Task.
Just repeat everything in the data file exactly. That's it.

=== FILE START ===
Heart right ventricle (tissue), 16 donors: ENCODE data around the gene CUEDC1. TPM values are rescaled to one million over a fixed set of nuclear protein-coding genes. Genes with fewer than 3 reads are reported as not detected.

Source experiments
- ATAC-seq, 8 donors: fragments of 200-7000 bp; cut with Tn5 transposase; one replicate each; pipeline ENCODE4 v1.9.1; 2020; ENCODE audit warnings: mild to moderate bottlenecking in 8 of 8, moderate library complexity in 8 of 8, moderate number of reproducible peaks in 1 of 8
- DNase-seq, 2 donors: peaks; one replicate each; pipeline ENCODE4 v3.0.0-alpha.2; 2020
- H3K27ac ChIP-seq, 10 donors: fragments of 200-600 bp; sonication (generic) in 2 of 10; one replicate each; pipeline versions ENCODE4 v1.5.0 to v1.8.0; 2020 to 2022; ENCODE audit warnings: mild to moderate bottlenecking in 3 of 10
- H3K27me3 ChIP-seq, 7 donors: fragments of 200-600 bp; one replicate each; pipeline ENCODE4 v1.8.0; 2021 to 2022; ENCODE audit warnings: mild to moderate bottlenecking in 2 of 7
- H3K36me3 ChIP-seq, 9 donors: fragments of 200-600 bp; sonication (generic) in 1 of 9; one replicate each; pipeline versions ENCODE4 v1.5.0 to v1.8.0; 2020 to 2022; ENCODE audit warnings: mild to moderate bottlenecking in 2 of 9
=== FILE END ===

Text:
Heart right ventricle (tissue), 16 donors: ENCODE data around the gene CUEDC1. TPM values are rescaled to one million over a fixed set of nuclear protein-coding genes. Genes with fewer than 3 reads are reported as not detected.

Source experiments
- ATAC-seq, 8 donors: fragments of 200-7000 bp; cut with Tn5 transposase; one replicate each; pipeline ENCODE4 v1.9.1; 2020; ENCODE audit warnings: mild to moderate bottlenecking in 8 of 8, moderate library complexity in 8 of 8, moderate number of reproducible peaks in 1 of 8
- DNase-seq, 2 donors: peaks; one replicate each; pipeline ENCODE4 v3.0.0-alpha.2; 2020
- H3K27ac ChIP-seq, 10 donors: fragments of 200-600 bp; sonication (generic) in 2 of 10; one replicate each; pipeline versions ENCODE4 v1.5.0 to v1.8.0; 2020 to 2022; ENCODE audit warnings: mild to moderate bottlenecking in 3 of 10
- H3K27me3 ChIP-seq, 7 donors: fragments of 200-600 bp; one replicate each; pipeline ENCODE4 v1.8.0; 2021 to 2022; ENCODE audit warnings: mild to moderate bottlenecking in 2 of 7
- H3K36me3 ChIP-seq, 9 donors: fragments of 200-600 bp; sonication (generic) in 1 of 9; one replicate each; pipeline versions ENCODE4 v1.5.0 to v1.8.0; 2020 to 2022; ENCODE audit warnings: mild to moderate bottlenecking in 2 of 9